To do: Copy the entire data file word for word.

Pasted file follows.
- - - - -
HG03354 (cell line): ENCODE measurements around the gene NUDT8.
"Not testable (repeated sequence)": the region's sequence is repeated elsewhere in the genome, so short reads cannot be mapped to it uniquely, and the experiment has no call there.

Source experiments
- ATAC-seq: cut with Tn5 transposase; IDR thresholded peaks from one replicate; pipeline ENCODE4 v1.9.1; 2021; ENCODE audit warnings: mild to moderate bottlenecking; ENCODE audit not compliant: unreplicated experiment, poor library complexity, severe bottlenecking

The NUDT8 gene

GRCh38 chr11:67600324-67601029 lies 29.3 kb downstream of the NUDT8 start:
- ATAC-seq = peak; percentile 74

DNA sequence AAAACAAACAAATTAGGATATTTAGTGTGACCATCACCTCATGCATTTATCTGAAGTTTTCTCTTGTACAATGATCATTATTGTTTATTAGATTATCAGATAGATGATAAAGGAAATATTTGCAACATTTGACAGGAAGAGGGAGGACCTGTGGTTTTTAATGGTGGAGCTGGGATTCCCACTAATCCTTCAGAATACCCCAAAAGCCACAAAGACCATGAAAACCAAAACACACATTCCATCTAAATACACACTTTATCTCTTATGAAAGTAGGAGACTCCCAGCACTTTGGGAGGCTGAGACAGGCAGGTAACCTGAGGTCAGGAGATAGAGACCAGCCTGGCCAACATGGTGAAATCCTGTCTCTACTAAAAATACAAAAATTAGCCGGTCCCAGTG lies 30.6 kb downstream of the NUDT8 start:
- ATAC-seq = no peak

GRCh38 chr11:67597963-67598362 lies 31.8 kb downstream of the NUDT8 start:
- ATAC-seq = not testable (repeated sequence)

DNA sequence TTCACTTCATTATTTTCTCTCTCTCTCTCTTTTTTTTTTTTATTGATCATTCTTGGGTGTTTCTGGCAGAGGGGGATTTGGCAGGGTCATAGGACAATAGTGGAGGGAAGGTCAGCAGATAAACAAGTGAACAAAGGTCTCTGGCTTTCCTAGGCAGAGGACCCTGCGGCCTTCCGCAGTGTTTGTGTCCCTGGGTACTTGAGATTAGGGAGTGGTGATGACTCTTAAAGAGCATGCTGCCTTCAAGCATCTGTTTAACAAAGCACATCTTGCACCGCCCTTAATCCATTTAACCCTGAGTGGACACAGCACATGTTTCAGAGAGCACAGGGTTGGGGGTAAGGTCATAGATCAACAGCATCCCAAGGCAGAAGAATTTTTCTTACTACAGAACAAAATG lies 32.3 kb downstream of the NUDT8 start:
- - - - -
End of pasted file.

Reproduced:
HG03354 (cell line): ENCODE measurements around the gene NUDT8.
"Not testable (repeated sequence)": the region's sequence is repeated elsewhere in the genome, so short reads cannot be mapped to it uniquely, and the experiment has no call there.

Source experiments
- ATAC-seq: cut with Tn5 transposase; IDR thresholded peaks from one replicate; pipeline ENCODE4 v1.9.1; 2021; ENCODE audit warnings: mild to moderate bottlenecking; ENCODE audit not compliant: unreplicated experiment, poor library complexity, severe bottlenecking

The NUDT8 gene

GRCh38 chr11:67600324-67601029 lies 29.3 kb downstream of the NUDT8 start:
- ATAC-seq = peak; percentile 74

DNA sequence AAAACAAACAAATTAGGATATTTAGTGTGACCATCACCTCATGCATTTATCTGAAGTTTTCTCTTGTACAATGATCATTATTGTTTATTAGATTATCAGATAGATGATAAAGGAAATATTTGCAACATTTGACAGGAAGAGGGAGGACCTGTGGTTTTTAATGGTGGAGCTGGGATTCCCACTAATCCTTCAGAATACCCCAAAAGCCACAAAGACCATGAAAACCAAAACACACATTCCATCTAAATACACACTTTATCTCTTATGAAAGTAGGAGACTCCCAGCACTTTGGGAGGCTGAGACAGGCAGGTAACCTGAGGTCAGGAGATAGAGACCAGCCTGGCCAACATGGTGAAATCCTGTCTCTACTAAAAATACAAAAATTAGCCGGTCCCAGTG lies 30.6 kb downstream of the NUDT8 start:
- ATAC-seq = no peak

GRCh38 chr11:67597963-67598362 lies 31.8 kb downstream of the NUDT8 start:
- ATAC-seq = not testable (repeated sequence)

DNA sequence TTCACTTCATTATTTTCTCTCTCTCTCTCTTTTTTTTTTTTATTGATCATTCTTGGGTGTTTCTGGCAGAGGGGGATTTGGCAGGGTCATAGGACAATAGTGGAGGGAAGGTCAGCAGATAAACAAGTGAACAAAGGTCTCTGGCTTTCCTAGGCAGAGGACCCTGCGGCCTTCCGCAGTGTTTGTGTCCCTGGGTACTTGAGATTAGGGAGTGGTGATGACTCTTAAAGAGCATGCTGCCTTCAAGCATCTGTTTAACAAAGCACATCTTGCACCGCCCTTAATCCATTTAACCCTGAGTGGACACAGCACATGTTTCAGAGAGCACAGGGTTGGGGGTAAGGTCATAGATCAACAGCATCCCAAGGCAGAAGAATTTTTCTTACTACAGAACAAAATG lies 32.3 kb downstream of the NUDT8 start: